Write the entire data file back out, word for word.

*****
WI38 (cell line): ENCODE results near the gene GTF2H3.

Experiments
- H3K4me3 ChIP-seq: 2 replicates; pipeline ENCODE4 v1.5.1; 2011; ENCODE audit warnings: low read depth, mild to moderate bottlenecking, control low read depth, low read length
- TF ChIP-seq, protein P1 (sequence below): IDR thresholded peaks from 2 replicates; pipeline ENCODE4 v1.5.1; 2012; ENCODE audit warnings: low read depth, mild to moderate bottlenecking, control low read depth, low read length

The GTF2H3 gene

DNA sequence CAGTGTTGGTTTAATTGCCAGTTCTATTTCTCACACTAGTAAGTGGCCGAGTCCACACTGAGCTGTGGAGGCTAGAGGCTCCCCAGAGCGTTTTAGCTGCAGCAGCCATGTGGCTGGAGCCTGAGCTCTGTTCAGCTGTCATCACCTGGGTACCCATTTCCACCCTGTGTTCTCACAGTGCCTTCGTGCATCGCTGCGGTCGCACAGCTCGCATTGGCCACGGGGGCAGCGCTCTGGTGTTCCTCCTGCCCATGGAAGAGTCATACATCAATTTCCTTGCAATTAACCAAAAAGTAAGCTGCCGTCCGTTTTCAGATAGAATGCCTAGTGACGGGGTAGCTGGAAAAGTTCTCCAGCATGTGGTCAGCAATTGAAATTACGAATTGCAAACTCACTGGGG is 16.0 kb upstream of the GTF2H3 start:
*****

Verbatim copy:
WI38 (cell line): ENCODE results near the gene GTF2H3.

Experiments
- H3K4me3 ChIP-seq: 2 replicates; pipeline ENCODE4 v1.5.1; 2011; ENCODE audit warnings: low read depth, mild to moderate bottlenecking, control low read depth, low read length
- TF ChIP-seq, protein P1 (sequence below): IDR thresholded peaks from 2 replicates; pipeline ENCODE4 v1.5.1; 2012; ENCODE audit warnings: low read depth, mild to moderate bottlenecking, control low read depth, low read length

The GTF2H3 gene

DNA sequence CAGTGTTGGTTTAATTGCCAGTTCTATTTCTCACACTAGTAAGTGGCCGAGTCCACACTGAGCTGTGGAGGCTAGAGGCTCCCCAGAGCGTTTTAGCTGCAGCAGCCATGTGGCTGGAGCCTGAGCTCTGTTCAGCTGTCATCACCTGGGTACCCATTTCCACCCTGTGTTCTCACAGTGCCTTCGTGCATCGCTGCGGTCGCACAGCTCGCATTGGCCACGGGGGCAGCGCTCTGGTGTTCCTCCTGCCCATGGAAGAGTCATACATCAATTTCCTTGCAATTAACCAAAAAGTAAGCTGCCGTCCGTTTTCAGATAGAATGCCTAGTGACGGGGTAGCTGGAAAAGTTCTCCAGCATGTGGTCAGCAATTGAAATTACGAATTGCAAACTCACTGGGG is 16.0 kb upstream of the GTF2H3 start: